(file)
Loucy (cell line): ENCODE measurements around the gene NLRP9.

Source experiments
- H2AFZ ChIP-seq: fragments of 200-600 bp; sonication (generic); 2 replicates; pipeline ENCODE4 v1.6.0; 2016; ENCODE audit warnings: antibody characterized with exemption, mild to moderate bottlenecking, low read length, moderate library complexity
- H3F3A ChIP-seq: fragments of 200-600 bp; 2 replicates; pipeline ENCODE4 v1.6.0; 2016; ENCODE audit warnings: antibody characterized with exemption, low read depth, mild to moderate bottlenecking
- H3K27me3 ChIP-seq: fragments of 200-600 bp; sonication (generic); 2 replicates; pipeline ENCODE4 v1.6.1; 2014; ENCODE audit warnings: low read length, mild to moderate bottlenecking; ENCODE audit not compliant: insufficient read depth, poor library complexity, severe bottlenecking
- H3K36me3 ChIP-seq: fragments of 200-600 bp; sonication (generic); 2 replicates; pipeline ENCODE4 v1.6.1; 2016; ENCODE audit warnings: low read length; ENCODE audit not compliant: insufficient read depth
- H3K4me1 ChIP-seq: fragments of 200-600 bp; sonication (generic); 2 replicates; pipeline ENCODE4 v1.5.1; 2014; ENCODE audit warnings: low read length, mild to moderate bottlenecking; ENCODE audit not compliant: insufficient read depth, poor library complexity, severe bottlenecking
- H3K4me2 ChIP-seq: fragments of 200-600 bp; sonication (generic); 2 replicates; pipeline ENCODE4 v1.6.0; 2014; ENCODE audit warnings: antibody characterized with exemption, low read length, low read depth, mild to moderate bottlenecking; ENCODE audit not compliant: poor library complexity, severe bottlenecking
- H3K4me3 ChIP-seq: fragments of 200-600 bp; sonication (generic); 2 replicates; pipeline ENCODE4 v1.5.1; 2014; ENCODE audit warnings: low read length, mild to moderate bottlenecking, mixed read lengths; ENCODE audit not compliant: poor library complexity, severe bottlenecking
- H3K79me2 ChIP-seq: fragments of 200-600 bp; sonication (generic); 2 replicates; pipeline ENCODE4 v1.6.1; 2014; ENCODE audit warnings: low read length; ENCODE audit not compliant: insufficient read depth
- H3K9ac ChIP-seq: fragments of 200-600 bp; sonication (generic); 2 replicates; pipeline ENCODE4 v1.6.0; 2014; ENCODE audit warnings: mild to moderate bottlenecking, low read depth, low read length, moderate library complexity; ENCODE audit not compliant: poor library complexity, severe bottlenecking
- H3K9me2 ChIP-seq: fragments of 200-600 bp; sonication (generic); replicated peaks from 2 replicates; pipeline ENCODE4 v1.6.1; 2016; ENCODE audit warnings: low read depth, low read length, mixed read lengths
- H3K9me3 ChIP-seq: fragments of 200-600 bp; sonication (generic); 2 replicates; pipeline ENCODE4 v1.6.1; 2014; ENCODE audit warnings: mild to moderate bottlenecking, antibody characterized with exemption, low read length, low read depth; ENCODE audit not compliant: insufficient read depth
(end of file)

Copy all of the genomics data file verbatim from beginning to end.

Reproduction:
Loucy (cell line): ENCODE measurements around the gene NLRP9.

Source experiments
- H2AFZ ChIP-seq: fragments of 200-600 bp; sonication (generic); 2 replicates; pipeline ENCODE4 v1.6.0; 2016; ENCODE audit warnings: antibody characterized with exemption, mild to moderate bottlenecking, low read length, moderate library complexity
- H3F3A ChIP-seq: fragments of 200-600 bp; 2 replicates; pipeline ENCODE4 v1.6.0; 2016; ENCODE audit warnings: antibody characterized with exemption, low read depth, mild to moderate bottlenecking
- H3K27me3 ChIP-seq: fragments of 200-600 bp; sonication (generic); 2 replicates; pipeline ENCODE4 v1.6.1; 2014; ENCODE audit warnings: low read length, mild to moderate bottlenecking; ENCODE audit not compliant: insufficient read depth, poor library complexity, severe bottlenecking
- H3K36me3 ChIP-seq: fragments of 200-600 bp; sonication (generic); 2 replicates; pipeline ENCODE4 v1.6.1; 2016; ENCODE audit warnings: low read length; ENCODE audit not compliant: insufficient read depth
- H3K4me1 ChIP-seq: fragments of 200-600 bp; sonication (generic); 2 replicates; pipeline ENCODE4 v1.5.1; 2014; ENCODE audit warnings: low read length, mild to moderate bottlenecking; ENCODE audit not compliant: insufficient read depth, poor library complexity, severe bottlenecking
- H3K4me2 ChIP-seq: fragments of 200-600 bp; sonication (generic); 2 replicates; pipeline ENCODE4 v1.6.0; 2014; ENCODE audit warnings: antibody characterized with exemption, low read length, low read depth, mild to moderate bottlenecking; ENCODE audit not compliant: poor library complexity, severe bottlenecking
- H3K4me3 ChIP-seq: fragments of 200-600 bp; sonication (generic); 2 replicates; pipeline ENCODE4 v1.5.1; 2014; ENCODE audit warnings: low read length, mild to moderate bottlenecking, mixed read lengths; ENCODE audit not compliant: poor library complexity, severe bottlenecking
- H3K79me2 ChIP-seq: fragments of 200-600 bp; sonication (generic); 2 replicates; pipeline ENCODE4 v1.6.1; 2014; ENCODE audit warnings: low read length; ENCODE audit not compliant: insufficient read depth
- H3K9ac ChIP-seq: fragments of 200-600 bp; sonication (generic); 2 replicates; pipeline ENCODE4 v1.6.0; 2014; ENCODE audit warnings: mild to moderate bottlenecking, low read depth, low read length, moderate library complexity; ENCODE audit not compliant: poor library complexity, severe bottlenecking
- H3K9me2 ChIP-seq: fragments of 200-600 bp; sonication (generic); replicated peaks from 2 replicates; pipeline ENCODE4 v1.6.1; 2016; ENCODE audit warnings: low read depth, low read length, mixed read lengths
- H3K9me3 ChIP-seq: fragments of 200-600 bp; sonication (generic); 2 replicates; pipeline ENCODE4 v1.6.1; 2014; ENCODE audit warnings: mild to moderate bottlenecking, antibody characterized with exemption, low read length, low read depth; ENCODE audit not compliant: insufficient read depth